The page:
There seems to be two responses to such a case. In (A) psychological care in the US is so poor that even a lifetime of care can’t identify a person likely to invoke an event, in which case anyone could be a perpetrator and something must be done to reduce the impact of events. In (B) psychological care is fine but, despite long time care, this individual had a specific psychological event that drove his to kill … which implies something should be done to reduce the impact of events.

    There is no measure that would be more effective in reducing the impact of these events than eliminating firearms.

    It’s certainly true that people are troubled, or disturbed, and that the messages they receive form those around them contribute to that. But when one of those messages, and a very strong one, is ‘it’s your constitutional right to shoot people when you feel threatened’ is mental health the problem … or is encouraging people to kill one another the problem?

  3. wolfemann said,

    Please bear in mind that a lot of that information hadn’t been out when I originally wrote the post. Though I wonder about the part about his parents, as I’ve heard information that his mother actually refused to have him committed when social services tried to get him into mental health.

    But at any rate… sadly, psychological care here in the US *is* pretty much that poor, courtesy of multiple factors. Not the least of which is the fact that in response to overcrowding and underfunding of the mental health system, the response of governments throughout the nation was to cut funding! Wasn’t that brilliant? Oh, and turn all those non-functioning schizophrenics out onto the street with a month’s worth of meds, they’ll be *fine*….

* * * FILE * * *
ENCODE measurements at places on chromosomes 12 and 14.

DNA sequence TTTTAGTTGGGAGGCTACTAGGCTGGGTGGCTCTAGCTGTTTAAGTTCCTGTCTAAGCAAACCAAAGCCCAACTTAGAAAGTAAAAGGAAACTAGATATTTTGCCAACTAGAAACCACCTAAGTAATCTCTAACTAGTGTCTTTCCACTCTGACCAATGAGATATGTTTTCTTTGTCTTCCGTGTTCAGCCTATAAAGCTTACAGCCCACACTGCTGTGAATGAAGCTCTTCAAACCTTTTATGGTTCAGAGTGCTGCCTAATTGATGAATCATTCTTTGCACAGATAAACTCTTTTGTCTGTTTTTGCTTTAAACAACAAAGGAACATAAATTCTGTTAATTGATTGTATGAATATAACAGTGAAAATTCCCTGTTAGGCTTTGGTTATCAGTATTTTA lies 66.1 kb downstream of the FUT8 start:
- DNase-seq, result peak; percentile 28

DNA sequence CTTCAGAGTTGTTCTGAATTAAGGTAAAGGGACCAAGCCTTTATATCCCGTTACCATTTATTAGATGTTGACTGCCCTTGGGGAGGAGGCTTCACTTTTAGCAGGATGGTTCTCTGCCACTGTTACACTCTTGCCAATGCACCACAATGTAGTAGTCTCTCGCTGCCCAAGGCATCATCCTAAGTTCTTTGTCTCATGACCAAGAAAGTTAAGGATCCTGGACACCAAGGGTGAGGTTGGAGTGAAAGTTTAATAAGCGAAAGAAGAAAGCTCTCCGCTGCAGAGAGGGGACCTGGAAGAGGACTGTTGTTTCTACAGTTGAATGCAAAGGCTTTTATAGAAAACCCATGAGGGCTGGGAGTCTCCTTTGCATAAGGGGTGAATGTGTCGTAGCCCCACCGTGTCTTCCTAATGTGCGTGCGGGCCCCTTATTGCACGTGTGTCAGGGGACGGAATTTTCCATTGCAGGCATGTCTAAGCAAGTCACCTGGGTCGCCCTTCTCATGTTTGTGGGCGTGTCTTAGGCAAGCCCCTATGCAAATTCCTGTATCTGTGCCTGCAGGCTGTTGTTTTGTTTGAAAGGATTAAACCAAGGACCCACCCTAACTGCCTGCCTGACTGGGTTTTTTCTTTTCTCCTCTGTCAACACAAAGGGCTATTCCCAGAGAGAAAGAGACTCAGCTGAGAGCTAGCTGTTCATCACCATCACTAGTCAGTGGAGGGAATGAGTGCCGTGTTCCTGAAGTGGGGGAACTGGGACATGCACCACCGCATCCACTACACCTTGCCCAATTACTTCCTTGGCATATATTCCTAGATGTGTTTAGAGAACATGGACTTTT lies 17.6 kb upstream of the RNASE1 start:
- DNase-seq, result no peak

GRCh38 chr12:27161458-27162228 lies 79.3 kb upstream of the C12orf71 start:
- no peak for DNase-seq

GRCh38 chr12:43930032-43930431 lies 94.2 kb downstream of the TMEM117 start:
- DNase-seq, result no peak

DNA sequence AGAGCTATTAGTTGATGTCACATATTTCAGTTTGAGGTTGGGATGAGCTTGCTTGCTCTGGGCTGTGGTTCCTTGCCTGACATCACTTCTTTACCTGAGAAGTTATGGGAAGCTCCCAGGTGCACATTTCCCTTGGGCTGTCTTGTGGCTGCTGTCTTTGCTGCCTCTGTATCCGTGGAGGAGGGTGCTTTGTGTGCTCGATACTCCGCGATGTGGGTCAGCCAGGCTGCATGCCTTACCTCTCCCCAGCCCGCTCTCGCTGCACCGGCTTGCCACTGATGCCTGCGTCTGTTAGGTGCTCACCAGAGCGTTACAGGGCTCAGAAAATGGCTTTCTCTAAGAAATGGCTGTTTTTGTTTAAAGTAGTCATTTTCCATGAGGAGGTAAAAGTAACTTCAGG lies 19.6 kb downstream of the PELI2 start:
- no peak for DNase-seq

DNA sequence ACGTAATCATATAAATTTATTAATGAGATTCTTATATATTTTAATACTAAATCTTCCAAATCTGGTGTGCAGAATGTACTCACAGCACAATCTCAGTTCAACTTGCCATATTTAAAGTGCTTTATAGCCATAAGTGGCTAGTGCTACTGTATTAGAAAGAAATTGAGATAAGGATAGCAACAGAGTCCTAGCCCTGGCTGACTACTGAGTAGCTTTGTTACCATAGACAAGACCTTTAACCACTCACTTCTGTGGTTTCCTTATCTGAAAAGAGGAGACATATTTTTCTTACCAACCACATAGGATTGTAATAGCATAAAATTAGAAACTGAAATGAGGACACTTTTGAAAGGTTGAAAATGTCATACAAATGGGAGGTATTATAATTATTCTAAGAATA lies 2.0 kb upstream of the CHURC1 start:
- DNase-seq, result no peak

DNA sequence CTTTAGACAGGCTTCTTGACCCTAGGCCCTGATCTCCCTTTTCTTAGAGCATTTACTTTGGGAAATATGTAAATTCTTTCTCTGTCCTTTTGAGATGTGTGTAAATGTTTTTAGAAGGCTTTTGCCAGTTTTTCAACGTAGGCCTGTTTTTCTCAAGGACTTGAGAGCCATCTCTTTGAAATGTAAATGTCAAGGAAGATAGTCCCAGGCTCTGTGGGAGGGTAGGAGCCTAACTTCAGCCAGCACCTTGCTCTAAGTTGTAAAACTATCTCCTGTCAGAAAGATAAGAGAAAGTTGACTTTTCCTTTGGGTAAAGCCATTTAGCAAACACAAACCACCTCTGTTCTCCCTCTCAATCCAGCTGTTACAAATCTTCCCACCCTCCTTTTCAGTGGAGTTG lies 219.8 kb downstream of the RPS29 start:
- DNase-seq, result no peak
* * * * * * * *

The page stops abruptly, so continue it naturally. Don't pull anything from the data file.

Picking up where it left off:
However, I would like to bring up one point in particular:

    [quote]But when one of those messages, and a very strong one, is ‘it’s your constitutional right to shoot people when you feel threatened’ is mental health the problem … or is encouraging people to kill one another the problem?[/quote]

    First, let me go on the record – I am NOT, I repeat NOT in bed with the folks who think we shouldn’t have background checks and that the mentally ill should have access to whatever sort of firepower they want. That is what we *real* gun rights advocates refer to as “stupid, counterproductive, and would you please shut up and stop hurting the cause.”